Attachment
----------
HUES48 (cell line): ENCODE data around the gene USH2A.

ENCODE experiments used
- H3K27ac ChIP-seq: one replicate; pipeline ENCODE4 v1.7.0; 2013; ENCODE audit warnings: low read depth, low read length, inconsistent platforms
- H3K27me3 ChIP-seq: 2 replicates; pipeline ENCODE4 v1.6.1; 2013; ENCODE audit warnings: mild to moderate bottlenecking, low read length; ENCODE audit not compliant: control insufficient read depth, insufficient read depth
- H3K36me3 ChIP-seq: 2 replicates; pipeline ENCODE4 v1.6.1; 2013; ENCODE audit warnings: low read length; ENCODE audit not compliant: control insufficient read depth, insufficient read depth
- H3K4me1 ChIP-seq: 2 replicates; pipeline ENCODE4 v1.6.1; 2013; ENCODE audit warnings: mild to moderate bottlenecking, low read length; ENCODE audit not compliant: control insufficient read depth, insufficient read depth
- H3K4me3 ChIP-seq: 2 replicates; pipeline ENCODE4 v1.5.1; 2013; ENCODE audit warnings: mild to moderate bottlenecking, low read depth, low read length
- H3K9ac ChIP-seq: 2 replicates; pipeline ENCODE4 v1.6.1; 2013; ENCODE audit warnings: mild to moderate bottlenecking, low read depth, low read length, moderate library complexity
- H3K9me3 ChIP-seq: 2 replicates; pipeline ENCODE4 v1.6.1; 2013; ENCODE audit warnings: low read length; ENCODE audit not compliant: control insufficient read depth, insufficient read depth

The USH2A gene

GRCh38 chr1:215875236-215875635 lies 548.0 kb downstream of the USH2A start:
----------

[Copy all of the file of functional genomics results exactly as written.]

HUES48 (cell line): ENCODE data around the gene USH2A.

ENCODE experiments used
- H3K27ac ChIP-seq: one replicate; pipeline ENCODE4 v1.7.0; 2013; ENCODE audit warnings: low read depth, low read length, inconsistent platforms
- H3K27me3 ChIP-seq: 2 replicates; pipeline ENCODE4 v1.6.1; 2013; ENCODE audit warnings: mild to moderate bottlenecking, low read length; ENCODE audit not compliant: control insufficient read depth, insufficient read depth
- H3K36me3 ChIP-seq: 2 replicates; pipeline ENCODE4 v1.6.1; 2013; ENCODE audit warnings: low read length; ENCODE audit not compliant: control insufficient read depth, insufficient read depth
- H3K4me1 ChIP-seq: 2 replicates; pipeline ENCODE4 v1.6.1; 2013; ENCODE audit warnings: mild to moderate bottlenecking, low read length; ENCODE audit not compliant: control insufficient read depth, insufficient read depth
- H3K4me3 ChIP-seq: 2 replicates; pipeline ENCODE4 v1.5.1; 2013; ENCODE audit warnings: mild to moderate bottlenecking, low read depth, low read length
- H3K9ac ChIP-seq: 2 replicates; pipeline ENCODE4 v1.6.1; 2013; ENCODE audit warnings: mild to moderate bottlenecking, low read depth, low read length, moderate library complexity
- H3K9me3 ChIP-seq: 2 replicates; pipeline ENCODE4 v1.6.1; 2013; ENCODE audit warnings: low read length; ENCODE audit not compliant: control insufficient read depth, insufficient read depth

The USH2A gene

GRCh38 chr1:215875236-215875635 lies 548.0 kb downstream of the USH2A start: